It probably seemed like a no-lose proposition.
State Sen. Al Melvin, an underdog candidate for the GOP nomination for governor, agreed to be interviewed Monday by CNN’s Anderson Cooper about SB 1062, the controversial bill awaiting Gov. Jan Brewer‘s decision on whether to veto or sign it.
You can imagine the political calculation: At best the SaddleBrooke resident would wow the audience and gain some momentum as the only gubernatorial candidate supporting the bill. At worst, he would gain some name identification and maybe a few contributions.
But there was a third option that Melvin and his campaign perhaps did not consider: That he might look so ill-informed and slow-witted that he hurt both the bill and his slim chances for the nomination. It won’t surprise followers of politics in Southern Arizona to learn that this was the outcome.
The debate over SB 1062 has become so hot in recent days that relatively few politicians have given it full-throated support, as Melvin has. The bill would protect business owners from lawsuits if they refuse to do business with somebody due to their own religious beliefs. It’s a response to cases such as the one in New Mexico in which a wedding photographer declined to take pictures of a gay couple’s commitment ceremony and last year was found by the state’s supreme court to have violated New Mexico’s public-accommodations law.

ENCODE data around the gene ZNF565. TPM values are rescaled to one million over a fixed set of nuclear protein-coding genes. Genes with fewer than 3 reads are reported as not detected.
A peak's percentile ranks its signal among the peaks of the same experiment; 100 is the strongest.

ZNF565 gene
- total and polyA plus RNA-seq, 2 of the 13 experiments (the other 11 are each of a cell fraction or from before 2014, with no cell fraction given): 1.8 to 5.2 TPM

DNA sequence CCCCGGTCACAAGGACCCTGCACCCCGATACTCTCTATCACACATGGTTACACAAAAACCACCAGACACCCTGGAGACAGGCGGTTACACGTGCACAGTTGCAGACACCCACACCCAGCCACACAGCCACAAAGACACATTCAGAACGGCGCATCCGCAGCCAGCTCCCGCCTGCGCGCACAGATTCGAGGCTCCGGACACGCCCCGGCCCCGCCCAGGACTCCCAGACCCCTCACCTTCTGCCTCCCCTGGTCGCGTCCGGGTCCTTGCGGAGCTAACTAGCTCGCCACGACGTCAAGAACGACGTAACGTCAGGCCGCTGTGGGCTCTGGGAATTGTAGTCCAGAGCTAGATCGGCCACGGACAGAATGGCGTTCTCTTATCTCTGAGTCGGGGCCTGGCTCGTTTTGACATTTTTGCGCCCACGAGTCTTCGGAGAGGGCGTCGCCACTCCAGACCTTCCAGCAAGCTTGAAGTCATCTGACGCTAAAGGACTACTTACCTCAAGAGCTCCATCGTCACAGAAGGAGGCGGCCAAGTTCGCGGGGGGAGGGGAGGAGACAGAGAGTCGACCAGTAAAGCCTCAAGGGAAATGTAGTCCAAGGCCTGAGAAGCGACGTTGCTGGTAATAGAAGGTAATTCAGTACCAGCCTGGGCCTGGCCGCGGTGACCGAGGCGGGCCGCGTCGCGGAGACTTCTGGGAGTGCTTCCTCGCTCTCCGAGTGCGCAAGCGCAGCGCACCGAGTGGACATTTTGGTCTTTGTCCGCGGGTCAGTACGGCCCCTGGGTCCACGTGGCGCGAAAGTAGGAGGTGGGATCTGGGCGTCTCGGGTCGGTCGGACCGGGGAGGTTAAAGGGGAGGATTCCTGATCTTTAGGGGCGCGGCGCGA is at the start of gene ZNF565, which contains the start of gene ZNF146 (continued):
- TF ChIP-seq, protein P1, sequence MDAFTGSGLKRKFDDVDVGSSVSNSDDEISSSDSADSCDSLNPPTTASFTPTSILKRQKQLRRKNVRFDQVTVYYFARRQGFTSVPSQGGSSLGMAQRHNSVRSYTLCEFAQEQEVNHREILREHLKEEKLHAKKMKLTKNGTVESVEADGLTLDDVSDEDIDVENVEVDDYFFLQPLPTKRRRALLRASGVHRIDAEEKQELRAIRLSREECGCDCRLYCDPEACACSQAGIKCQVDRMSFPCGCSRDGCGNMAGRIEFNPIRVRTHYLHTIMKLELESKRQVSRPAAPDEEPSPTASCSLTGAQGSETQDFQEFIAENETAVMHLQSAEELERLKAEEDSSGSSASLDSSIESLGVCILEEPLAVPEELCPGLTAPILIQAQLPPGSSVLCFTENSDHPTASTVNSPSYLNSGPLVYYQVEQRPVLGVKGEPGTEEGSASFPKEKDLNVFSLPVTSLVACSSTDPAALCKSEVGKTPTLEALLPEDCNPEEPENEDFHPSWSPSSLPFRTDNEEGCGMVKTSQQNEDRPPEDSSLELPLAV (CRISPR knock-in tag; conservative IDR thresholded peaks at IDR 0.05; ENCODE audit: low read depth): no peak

“The issue is whether the First Amendment guarantee to exercise your religious belief will continue to mean something in this country,” Cathi Herrod, president of the conservative Center for Arizona Policy, told me Tuesday.